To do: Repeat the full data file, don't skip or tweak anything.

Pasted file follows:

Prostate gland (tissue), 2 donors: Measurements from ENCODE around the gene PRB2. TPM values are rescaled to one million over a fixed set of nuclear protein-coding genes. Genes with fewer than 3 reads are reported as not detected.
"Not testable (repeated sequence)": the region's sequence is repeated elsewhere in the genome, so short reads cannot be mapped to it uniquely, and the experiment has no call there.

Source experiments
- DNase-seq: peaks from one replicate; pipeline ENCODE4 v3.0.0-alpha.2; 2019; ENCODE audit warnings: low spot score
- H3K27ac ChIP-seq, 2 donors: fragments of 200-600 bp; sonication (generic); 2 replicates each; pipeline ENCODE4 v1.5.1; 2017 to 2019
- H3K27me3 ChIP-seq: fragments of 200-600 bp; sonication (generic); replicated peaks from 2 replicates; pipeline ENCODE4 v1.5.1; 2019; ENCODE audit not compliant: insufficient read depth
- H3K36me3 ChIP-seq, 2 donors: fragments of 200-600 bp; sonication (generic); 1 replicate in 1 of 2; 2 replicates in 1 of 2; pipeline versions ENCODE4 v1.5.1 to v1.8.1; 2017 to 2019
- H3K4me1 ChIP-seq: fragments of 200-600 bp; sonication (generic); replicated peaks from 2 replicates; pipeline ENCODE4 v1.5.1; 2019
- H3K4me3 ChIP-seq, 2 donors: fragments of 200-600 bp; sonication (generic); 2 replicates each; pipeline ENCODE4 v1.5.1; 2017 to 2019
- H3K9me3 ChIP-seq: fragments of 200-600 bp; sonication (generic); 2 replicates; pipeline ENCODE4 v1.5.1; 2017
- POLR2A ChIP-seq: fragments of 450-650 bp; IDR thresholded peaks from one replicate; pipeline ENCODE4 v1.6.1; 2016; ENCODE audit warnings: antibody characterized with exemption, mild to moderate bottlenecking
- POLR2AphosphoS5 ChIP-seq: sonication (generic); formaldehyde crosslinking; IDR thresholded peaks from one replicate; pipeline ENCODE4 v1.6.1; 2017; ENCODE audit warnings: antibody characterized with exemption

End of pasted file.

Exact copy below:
Prostate gland (tissue), 2 donors: Measurements from ENCODE around the gene PRB2. TPM values are rescaled to one million over a fixed set of nuclear protein-coding genes. Genes with fewer than 3 reads are reported as not detected.
"Not testable (repeated sequence)": the region's sequence is repeated elsewhere in the genome, so short reads cannot be mapped to it uniquely, and the experiment has no call there.

Source experiments
- DNase-seq: peaks from one replicate; pipeline ENCODE4 v3.0.0-alpha.2; 2019; ENCODE audit warnings: low spot score
- H3K27ac ChIP-seq, 2 donors: fragments of 200-600 bp; sonication (generic); 2 replicates each; pipeline ENCODE4 v1.5.1; 2017 to 2019
- H3K27me3 ChIP-seq: fragments of 200-600 bp; sonication (generic); replicated peaks from 2 replicates; pipeline ENCODE4 v1.5.1; 2019; ENCODE audit not compliant: insufficient read depth
- H3K36me3 ChIP-seq, 2 donors: fragments of 200-600 bp; sonication (generic); 1 replicate in 1 of 2; 2 replicates in 1 of 2; pipeline versions ENCODE4 v1.5.1 to v1.8.1; 2017 to 2019
- H3K4me1 ChIP-seq: fragments of 200-600 bp; sonication (generic); replicated peaks from 2 replicates; pipeline ENCODE4 v1.5.1; 2019
- H3K4me3 ChIP-seq, 2 donors: fragments of 200-600 bp; sonication (generic); 2 replicates each; pipeline ENCODE4 v1.5.1; 2017 to 2019
- H3K9me3 ChIP-seq: fragments of 200-600 bp; sonication (generic); 2 replicates; pipeline ENCODE4 v1.5.1; 2017
- POLR2A ChIP-seq: fragments of 450-650 bp; IDR thresholded peaks from one replicate; pipeline ENCODE4 v1.6.1; 2016; ENCODE audit warnings: antibody characterized with exemption, mild to moderate bottlenecking
- POLR2AphosphoS5 ChIP-seq: sonication (generic); formaldehyde crosslinking; IDR thresholded peaks from one replicate; pipeline ENCODE4 v1.6.1; 2017; ENCODE audit warnings: antibody characterized with exemption